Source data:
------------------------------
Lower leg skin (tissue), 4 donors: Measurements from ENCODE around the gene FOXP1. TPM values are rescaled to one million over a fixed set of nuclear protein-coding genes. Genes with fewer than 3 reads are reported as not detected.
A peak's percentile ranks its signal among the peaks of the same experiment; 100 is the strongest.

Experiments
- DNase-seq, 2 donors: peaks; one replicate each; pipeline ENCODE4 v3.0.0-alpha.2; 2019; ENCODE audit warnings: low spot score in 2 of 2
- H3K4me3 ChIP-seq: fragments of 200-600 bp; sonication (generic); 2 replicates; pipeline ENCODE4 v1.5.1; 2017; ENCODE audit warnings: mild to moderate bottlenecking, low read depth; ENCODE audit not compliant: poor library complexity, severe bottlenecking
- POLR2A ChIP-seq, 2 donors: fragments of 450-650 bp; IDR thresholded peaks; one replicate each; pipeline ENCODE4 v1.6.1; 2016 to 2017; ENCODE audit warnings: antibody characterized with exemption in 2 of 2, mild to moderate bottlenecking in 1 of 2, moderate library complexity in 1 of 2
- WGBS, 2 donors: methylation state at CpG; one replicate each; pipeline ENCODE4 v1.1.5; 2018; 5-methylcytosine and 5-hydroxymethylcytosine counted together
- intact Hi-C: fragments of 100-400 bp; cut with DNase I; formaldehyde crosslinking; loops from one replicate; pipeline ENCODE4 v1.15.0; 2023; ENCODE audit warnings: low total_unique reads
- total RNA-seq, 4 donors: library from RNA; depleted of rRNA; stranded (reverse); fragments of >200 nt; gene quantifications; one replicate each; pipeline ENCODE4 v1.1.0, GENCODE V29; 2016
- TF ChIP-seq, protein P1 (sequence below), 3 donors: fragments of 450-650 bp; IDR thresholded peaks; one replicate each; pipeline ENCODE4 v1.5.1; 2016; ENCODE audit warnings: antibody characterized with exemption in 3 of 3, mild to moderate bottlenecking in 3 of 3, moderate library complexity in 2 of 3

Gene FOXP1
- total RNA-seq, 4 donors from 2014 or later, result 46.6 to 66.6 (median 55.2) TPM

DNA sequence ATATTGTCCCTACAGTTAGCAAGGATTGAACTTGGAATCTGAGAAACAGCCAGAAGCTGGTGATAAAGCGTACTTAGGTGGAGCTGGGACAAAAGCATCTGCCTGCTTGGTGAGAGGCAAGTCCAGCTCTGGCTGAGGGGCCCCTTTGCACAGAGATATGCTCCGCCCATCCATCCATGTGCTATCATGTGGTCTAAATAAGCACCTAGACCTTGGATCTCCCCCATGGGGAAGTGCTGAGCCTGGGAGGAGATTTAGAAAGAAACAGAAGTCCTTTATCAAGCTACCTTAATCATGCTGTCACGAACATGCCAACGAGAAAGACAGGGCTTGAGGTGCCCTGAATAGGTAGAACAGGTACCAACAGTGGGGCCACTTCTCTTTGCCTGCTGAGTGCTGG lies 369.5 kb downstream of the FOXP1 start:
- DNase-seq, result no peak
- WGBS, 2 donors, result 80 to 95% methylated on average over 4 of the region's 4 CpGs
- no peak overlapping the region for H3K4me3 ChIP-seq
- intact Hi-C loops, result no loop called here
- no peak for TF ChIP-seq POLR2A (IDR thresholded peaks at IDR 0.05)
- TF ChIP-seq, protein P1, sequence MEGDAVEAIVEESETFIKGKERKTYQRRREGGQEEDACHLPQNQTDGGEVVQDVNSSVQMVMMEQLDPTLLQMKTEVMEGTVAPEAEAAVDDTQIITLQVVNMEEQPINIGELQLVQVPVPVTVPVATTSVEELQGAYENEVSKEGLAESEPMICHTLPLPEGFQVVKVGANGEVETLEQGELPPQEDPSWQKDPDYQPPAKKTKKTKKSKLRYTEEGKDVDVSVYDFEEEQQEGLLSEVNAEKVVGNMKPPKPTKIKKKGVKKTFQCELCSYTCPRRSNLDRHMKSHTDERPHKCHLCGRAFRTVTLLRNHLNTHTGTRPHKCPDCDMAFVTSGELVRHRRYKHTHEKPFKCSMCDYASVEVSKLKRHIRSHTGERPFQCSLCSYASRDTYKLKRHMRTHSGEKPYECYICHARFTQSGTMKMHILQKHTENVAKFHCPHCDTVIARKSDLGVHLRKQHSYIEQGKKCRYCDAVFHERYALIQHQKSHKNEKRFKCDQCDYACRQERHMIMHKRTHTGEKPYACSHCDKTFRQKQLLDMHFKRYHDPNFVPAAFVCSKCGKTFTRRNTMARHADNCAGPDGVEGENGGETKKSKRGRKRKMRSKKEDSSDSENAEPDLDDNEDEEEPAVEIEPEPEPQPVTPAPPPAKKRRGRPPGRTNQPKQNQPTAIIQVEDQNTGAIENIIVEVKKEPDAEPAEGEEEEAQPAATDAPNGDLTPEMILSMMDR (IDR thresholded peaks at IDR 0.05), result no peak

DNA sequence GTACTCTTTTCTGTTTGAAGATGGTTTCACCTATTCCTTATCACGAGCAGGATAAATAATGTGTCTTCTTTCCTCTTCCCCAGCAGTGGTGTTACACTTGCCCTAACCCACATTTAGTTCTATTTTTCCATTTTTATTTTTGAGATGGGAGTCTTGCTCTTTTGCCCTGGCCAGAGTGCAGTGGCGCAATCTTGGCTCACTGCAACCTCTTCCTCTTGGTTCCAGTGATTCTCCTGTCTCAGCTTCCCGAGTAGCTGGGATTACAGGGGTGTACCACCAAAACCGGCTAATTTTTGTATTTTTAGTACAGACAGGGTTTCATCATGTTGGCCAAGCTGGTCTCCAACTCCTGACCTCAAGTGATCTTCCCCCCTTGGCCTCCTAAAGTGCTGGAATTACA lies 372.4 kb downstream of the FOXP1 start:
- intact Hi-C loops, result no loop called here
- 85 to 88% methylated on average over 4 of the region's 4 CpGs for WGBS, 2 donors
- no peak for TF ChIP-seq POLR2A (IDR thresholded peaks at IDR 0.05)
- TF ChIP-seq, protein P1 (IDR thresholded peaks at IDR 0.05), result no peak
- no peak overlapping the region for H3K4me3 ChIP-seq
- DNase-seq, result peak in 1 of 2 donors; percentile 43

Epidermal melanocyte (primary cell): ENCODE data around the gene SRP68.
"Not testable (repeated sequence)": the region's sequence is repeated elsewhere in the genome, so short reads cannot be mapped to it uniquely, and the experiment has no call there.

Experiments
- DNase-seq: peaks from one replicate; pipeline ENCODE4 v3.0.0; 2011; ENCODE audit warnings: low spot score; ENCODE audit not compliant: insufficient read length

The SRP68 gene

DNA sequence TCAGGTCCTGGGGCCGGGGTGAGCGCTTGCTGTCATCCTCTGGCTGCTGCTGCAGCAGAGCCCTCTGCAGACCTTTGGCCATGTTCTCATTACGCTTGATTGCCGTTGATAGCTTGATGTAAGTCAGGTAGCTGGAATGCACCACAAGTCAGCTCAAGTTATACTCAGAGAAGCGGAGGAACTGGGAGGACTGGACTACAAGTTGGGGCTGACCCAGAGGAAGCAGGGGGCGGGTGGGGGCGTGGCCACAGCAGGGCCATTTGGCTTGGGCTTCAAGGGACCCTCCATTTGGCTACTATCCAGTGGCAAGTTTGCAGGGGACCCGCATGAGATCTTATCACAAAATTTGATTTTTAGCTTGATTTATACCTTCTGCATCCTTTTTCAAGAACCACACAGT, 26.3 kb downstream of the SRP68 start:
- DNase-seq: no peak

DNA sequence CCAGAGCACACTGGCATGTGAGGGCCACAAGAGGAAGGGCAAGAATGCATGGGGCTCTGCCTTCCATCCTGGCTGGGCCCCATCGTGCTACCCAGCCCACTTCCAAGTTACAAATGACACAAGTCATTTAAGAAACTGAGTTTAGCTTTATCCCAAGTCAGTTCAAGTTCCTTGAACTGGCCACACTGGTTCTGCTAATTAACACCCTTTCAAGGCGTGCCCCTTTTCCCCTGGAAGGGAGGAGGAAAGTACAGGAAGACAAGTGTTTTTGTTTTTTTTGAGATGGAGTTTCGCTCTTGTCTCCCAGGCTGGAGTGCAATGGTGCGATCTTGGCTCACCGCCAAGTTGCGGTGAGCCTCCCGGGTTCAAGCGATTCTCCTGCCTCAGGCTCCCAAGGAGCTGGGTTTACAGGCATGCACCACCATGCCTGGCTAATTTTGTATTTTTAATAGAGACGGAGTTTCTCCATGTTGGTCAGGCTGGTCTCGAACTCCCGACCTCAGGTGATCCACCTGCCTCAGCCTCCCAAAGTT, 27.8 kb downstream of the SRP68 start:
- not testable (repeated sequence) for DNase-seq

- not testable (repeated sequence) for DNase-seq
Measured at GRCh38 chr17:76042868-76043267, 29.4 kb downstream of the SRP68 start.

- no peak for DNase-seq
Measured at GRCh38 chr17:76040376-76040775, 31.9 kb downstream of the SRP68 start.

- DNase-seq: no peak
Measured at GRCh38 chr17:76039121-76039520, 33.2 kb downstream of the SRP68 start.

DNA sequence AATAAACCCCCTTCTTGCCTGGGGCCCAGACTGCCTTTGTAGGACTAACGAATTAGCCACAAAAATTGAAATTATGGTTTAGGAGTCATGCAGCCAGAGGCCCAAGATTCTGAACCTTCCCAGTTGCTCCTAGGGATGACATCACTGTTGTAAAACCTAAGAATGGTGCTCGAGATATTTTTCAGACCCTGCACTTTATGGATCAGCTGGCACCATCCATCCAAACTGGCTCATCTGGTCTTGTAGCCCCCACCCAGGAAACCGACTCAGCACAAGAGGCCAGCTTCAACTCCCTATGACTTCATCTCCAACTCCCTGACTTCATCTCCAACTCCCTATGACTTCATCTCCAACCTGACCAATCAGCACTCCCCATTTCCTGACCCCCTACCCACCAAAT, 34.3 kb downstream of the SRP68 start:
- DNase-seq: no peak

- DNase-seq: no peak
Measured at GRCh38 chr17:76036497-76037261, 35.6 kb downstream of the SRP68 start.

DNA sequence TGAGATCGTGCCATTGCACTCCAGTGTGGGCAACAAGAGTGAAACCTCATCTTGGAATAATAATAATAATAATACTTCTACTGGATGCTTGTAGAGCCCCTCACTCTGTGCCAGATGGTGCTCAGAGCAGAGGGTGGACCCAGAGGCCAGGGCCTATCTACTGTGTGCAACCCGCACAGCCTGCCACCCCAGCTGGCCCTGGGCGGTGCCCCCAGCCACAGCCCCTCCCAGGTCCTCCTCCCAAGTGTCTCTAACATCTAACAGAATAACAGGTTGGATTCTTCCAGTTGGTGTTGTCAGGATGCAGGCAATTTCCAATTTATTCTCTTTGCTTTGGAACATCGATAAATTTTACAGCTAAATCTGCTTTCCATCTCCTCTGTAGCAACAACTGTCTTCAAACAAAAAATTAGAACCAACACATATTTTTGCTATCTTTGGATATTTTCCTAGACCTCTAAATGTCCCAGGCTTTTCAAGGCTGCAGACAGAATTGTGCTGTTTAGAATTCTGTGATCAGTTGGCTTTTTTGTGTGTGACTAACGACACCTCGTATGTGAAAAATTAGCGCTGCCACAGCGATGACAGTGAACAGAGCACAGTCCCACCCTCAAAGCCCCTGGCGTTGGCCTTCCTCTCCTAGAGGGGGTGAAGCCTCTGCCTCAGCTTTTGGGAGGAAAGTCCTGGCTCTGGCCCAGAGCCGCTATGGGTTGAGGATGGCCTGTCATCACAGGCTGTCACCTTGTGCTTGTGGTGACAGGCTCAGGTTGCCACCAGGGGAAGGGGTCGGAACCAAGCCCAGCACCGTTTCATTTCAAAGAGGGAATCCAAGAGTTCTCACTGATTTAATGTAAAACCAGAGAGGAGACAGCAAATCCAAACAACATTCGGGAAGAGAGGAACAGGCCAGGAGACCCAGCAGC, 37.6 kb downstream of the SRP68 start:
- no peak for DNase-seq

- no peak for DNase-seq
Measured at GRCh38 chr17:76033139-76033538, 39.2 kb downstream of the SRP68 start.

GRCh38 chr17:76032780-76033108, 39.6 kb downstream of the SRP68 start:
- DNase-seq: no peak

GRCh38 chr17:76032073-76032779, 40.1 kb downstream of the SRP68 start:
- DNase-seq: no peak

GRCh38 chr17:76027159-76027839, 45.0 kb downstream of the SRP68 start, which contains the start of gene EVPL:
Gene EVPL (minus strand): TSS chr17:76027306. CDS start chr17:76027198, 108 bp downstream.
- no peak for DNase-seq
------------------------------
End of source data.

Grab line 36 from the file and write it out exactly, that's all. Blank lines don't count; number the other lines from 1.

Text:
- not testable (repeated sequence) for DNase-seq